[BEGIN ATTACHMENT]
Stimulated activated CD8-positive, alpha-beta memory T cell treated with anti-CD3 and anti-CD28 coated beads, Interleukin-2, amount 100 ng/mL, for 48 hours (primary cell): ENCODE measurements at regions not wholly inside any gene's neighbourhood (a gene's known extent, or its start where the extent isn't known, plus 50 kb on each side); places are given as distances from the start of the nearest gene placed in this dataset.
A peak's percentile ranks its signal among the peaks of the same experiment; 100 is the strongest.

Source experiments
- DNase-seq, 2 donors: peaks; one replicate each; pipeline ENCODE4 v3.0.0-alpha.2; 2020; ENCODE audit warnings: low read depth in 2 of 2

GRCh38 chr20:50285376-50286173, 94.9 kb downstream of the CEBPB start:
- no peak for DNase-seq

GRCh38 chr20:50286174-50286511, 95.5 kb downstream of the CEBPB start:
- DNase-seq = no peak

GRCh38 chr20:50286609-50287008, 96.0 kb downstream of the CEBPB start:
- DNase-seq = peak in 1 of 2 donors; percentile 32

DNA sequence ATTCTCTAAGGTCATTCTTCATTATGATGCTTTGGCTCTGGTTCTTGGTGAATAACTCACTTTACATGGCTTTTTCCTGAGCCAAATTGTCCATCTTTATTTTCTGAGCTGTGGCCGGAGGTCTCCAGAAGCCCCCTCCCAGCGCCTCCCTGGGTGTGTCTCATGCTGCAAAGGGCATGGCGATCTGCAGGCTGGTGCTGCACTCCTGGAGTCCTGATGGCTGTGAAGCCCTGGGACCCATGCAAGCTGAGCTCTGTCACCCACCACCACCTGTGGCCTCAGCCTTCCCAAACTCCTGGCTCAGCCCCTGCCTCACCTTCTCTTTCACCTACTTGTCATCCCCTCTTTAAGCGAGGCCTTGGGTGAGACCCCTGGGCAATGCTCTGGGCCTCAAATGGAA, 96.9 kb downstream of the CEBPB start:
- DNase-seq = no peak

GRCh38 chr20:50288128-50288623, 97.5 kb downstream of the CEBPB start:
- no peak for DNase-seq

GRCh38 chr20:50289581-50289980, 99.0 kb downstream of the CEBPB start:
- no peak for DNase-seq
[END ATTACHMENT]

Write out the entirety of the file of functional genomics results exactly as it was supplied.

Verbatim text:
Stimulated activated CD8-positive, alpha-beta memory T cell treated with anti-CD3 and anti-CD28 coated beads, Interleukin-2, amount 100 ng/mL, for 48 hours (primary cell): ENCODE measurements at regions not wholly inside any gene's neighbourhood (a gene's known extent, or its start where the extent isn't known, plus 50 kb on each side); places are given as distances from the start of the nearest gene placed in this dataset.
A peak's percentile ranks its signal among the peaks of the same experiment; 100 is the strongest.

Source experiments
- DNase-seq, 2 donors: peaks; one replicate each; pipeline ENCODE4 v3.0.0-alpha.2; 2020; ENCODE audit warnings: low read depth in 2 of 2

GRCh38 chr20:50285376-50286173, 94.9 kb downstream of the CEBPB start:
- no peak for DNase-seq

GRCh38 chr20:50286174-50286511, 95.5 kb downstream of the CEBPB start:
- DNase-seq = no peak

GRCh38 chr20:50286609-50287008, 96.0 kb downstream of the CEBPB start:
- DNase-seq = peak in 1 of 2 donors; percentile 32

DNA sequence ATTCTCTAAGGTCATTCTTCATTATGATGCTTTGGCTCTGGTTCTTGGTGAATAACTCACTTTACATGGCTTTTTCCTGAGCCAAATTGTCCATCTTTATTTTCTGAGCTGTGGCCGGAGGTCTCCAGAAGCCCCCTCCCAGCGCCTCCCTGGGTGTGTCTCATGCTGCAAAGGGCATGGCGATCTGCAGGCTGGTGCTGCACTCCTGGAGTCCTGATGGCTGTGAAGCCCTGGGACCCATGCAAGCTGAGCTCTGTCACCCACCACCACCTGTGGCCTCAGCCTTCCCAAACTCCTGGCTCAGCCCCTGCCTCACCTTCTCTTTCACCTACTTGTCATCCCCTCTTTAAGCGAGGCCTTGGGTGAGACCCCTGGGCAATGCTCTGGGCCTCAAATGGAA, 96.9 kb downstream of the CEBPB start:
- DNase-seq = no peak

GRCh38 chr20:50288128-50288623, 97.5 kb downstream of the CEBPB start:
- no peak for DNase-seq

GRCh38 chr20:50289581-50289980, 99.0 kb downstream of the CEBPB start:
- no peak for DNase-seq